Property extents in the United Kingdom

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A 'property extent' in the United Kingdom is the exterior boundary line of an owned property. Aka a 'land parcel'.

In England and Wales, Title Plans held by HM Land Registry give the closest idea to the property extent, but even these are not the absolute, legal, binding boundary.

"If you live in England or Wales, there’s usually no record of the exact boundary between 2 properties or who owns the hedge, wall, tree or fence between 2 properties." -- “Your property boundaries”. Retrieved 19 January 2019. 

However, HM Land Registry Title Plans are in most cases taken as such. [ citation needed ]

In Scotland

In Northern Ireland

Why does this matter?

The UK does not operate a full Cadastre system.

Various legal checks are performed when land or a property is purchased. Some are compulsory, for example a contaminated land assessment to confirm that a house is not built on top of a waste tip or an ex-factory, and others are advisory, such as a flooding risk assessment.

HM Land Registry

Around 15% of the freehold land in England & Wales is unregistered. Much of this 15% is land owned by the Crown, the aristocracy, and the Church which has not been registered, because it has never been sold -- for background

Until early 19th century: establishing land ownership was based on paper deeds, without a central register. If you wanted to sell a piece of land, you had to show the papers to prove you owned it. This was slow, inconvenient and uncertain.

  • 1820s: James Humphreys proposed a central register of land titles to improve efficiency.
  • 1860s: Her Majesty’s Land Registry was established. Landowners could choose to register their titles securely with government.
  • 1860-1897: Low takeup
  • 1897: Land Transfer Act gave local authorities the power to impose compulsory registration. Few counties did so, amid opposition from the legal profession.
  • 1990: Registration of land on sale was made compulsory across England & Wales
  • 1998: on inheritance
  • 2005: under 50% coverage
  • 2018: 85% coverage

Difficulties in plotting

Mappers such as the Ordnance Survey can survey and plot obvious boundaries which may be the same as the legal property extent but are certainly not guaranteed.

A property owner is legally required to maintain property boundaries such as fences. This is intended to minimise disputes. So, being able to manually survey a reasonable property extent is feasible. [ citation needed ]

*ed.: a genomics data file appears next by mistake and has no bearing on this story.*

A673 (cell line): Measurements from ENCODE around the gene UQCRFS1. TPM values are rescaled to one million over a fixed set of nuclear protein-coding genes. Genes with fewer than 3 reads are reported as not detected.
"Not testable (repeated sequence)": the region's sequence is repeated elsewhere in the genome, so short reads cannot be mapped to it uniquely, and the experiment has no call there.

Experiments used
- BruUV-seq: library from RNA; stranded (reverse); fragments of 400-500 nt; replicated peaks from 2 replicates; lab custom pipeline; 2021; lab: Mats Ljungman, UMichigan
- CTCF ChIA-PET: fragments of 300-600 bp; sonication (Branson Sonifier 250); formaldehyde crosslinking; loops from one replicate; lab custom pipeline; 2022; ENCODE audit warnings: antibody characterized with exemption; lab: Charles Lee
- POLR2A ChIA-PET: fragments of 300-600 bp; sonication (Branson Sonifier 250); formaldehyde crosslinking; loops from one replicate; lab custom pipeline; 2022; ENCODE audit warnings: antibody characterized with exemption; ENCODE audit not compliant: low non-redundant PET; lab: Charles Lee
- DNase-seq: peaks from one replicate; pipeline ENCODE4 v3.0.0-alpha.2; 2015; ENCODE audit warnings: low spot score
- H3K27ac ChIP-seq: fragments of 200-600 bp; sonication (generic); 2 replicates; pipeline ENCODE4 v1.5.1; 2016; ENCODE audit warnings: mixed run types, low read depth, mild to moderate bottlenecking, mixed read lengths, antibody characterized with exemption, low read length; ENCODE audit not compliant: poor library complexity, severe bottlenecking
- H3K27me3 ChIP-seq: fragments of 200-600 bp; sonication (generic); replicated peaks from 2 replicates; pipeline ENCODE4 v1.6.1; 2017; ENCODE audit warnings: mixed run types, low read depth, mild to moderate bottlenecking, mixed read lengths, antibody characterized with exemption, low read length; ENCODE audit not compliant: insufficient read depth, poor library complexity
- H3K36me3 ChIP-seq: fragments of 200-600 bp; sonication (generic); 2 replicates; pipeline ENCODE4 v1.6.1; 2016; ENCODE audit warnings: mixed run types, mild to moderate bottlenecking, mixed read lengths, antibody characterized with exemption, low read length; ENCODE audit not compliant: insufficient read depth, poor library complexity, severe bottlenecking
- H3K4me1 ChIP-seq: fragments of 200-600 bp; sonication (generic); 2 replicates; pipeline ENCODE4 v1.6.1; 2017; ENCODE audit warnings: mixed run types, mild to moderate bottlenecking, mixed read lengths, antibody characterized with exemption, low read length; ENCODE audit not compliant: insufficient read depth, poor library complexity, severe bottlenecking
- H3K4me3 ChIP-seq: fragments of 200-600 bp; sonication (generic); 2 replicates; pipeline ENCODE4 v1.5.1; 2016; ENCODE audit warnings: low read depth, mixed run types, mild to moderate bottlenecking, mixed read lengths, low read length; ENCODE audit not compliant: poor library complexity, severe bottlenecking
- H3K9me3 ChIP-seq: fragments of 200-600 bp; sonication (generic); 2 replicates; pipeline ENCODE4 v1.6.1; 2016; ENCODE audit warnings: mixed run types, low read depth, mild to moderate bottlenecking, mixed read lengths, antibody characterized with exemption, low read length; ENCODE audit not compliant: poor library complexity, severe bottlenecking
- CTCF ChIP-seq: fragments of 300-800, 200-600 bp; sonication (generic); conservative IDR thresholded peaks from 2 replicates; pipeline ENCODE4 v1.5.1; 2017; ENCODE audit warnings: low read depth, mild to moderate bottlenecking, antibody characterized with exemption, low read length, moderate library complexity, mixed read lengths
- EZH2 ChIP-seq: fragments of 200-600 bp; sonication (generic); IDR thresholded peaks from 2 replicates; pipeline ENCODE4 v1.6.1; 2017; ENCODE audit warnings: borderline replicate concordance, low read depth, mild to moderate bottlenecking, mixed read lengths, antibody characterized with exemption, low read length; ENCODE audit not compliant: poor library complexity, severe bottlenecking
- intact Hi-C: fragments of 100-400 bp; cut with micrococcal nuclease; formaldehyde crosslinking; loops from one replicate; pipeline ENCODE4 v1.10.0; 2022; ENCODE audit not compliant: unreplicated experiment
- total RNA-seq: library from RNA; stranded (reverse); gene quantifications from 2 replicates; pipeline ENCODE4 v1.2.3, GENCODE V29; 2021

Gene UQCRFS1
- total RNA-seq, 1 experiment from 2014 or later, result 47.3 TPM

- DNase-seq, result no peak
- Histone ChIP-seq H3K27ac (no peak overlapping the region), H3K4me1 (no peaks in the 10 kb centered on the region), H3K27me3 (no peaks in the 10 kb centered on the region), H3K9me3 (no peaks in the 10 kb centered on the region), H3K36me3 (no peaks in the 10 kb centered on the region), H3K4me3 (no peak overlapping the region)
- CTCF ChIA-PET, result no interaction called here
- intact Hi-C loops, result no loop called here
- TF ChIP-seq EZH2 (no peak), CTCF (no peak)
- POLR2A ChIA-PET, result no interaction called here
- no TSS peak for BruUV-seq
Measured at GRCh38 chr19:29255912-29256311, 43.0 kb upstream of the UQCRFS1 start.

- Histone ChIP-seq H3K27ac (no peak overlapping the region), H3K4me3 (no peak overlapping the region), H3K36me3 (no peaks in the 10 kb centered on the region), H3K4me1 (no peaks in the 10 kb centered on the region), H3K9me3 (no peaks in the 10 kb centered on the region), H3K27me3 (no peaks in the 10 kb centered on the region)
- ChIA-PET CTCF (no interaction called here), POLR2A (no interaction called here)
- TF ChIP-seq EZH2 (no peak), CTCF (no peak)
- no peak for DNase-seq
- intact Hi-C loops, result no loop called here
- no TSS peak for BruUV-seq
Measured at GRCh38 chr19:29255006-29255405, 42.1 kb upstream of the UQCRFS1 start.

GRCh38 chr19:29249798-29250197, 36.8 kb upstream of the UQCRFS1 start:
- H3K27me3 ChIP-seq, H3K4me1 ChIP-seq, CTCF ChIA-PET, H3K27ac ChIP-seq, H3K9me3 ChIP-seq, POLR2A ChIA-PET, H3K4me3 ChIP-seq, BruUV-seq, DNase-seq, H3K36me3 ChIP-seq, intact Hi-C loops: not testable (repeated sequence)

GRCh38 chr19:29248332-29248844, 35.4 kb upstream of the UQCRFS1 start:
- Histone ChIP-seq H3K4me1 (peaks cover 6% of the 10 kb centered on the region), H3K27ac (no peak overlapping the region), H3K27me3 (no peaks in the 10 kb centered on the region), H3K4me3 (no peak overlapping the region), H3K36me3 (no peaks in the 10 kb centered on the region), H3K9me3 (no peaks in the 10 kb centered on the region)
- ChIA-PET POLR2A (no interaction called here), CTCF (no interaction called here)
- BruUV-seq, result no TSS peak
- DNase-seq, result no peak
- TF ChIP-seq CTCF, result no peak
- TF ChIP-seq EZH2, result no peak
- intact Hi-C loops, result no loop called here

A boundary could be delineated by a thick hedge, in which case the line could be on either side or down the centre.

A canal society want to reinstate an old canal they have found that neighbouring properties had encrouched onto the "no man's land" and now claim ownership of the land. [ citation needed ]

A property may have been bounded by a river or stream. The course of a river can move over time as riverbanks are eroded. The technical property extent does not change.

Difficult to deduce boundary lines from aerial images.

Lack of on-the-ground verifiability.

If the legal boundary differs from the current physical boundary indicators (fences, hedges, rivers, etc.) which would/should OSM include?

See comments on for many examples of difficulty/dispute

INSPIRE Land Registry index polygons

DO NOT USE THIS. It is not proper Open Data as Ordnance Survey have asserted their rights as derived data. [ citation needed ]

OGL licenced INSPIRE Land Registry index polygons?

You need to read the license properly, and especially the linked document with "third party conditions" from OS that has all sorts of unacceptable restrictions:

Land Registry Prices Paid data

DO NOT USE. This data was (allegedly) entirely run through PAF to enable the LR to sell it, consequently all records contain Royal Mail IPR. The licence condition was changed subsequent to its first release so that it can effectively only be used by estate agents.

Ordnance Survey OpenData

In 2018/19 The UK Geospatial Commission & Ordnance Survey have announced that they will be releasing "property extents"